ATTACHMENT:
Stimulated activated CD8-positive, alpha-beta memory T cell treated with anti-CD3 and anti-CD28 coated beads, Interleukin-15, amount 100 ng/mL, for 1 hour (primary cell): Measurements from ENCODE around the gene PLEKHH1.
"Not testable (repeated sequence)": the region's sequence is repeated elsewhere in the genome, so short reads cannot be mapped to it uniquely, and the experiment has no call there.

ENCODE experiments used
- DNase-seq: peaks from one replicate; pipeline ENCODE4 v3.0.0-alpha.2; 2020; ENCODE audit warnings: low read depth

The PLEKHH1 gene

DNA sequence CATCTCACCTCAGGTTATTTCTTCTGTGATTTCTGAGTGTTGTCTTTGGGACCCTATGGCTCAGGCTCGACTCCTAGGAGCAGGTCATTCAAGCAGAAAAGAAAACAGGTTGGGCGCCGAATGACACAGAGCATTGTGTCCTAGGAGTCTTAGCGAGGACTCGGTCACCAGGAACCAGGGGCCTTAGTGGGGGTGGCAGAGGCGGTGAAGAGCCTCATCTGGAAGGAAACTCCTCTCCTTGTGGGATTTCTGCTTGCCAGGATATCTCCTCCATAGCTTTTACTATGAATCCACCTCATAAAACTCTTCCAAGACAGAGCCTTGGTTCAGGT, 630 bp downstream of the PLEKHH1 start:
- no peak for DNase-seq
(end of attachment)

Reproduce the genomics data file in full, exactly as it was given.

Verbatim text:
Stimulated activated CD8-positive, alpha-beta memory T cell treated with anti-CD3 and anti-CD28 coated beads, Interleukin-15, amount 100 ng/mL, for 1 hour (primary cell): Measurements from ENCODE around the gene PLEKHH1.
"Not testable (repeated sequence)": the region's sequence is repeated elsewhere in the genome, so short reads cannot be mapped to it uniquely, and the experiment has no call there.

ENCODE experiments used
- DNase-seq: peaks from one replicate; pipeline ENCODE4 v3.0.0-alpha.2; 2020; ENCODE audit warnings: low read depth

The PLEKHH1 gene

DNA sequence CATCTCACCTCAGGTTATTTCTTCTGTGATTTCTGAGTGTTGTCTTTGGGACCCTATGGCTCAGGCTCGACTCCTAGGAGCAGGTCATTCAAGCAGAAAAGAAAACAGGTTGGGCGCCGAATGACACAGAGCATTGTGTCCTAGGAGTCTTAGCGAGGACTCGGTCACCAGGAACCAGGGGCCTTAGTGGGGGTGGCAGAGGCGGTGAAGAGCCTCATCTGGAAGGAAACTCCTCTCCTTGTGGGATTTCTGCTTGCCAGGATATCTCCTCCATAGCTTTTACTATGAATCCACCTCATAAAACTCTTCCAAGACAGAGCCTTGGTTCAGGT, 630 bp downstream of the PLEKHH1 start:
- no peak for DNase-seq